After losing about twenty pounds in around three months I've hit a long plateau. Even when I'm fastidious about what I eat and walk the hills for an hour each morning I seldom lose more half a pound in a week. Weight Watchers works on a point system that's designed just like a financial budget. There are weekly bonus points in addition to the daily allotment plus extra points for activity. But the few weeks that I've actually availed myself of the extras I've gained weight. I don't mind the long slog. There are absolutely no forbidden foods but I'm getting a real education in portion control. This feels different than my usual lifelong state of either being “on a diet” or “not on a diet” and the psyche of “not on a diet” was conditioned by a lifetime of deprivation and long fasts. I have also developed a taste for whole grain pasta and breadstuffs so along with getting a grip with regard to serving sizes there are some healthful changes of habit. I feel that there's a good likelihood that I'll reach my goal and for the first time in my life I think I have a realistic notion of what it will take to maintain it. I'm in no hurry. My weekly meetings are followed by breakfast with the girls. Perhaps it attests to the staggering dullness of my life, but Sunday morning Weight Watchers is the high point of my week. Which brings me to the Festival of Fried Foods.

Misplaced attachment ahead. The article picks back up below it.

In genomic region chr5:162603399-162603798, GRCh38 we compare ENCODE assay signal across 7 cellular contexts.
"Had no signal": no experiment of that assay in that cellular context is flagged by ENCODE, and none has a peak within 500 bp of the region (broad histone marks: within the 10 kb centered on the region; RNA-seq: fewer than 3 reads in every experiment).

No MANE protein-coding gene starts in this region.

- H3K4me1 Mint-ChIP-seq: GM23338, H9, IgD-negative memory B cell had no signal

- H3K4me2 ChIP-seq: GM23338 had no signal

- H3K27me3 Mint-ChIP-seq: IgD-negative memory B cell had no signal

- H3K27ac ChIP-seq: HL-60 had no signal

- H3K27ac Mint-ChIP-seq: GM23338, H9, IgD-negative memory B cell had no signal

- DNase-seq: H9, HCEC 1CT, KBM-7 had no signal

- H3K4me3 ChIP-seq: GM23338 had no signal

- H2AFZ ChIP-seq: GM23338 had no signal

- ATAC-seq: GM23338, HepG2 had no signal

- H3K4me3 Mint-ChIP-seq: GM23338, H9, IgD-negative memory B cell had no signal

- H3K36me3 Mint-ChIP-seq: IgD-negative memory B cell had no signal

The big holidays on Fulton Avenue were Thanksgiving and Christmas and I loved the smell of sage and pie spice. I held the turkey (always a hen, never frozen) in my arms and waltzed around the kitchen. The bird was basted with real butter every twenty minutes. The cranberries were fresh and the mashed potatoes oozed butter and warm heavy cream. This is one of my least complicated memories of my mother's love.

Latkes and particularly homemade donuts don't figure prominently in my catalog of childhood food memories but I've made up for lost time. The family expects, and I know it is fully my own damn fault for starting the tradition, a minimum of two meals with latkes and donuts on the menu during the 8 nights of observance. I am aproned at the stove, testing the temperature of the oil. I throw in a few shreds of potato and there is a sizzle and the foreboding of how the house is going to stink for a week. I make applesauce with a bit of agave to replace brown sugar and it tastes fine. I will not stoop so low as to purchase non-fat sour cream and go for the real stuff. This meal requires that I man the stove until the last latke is fried and the family is told that they should go ahead and start eating, as I undoubtedly will catch up.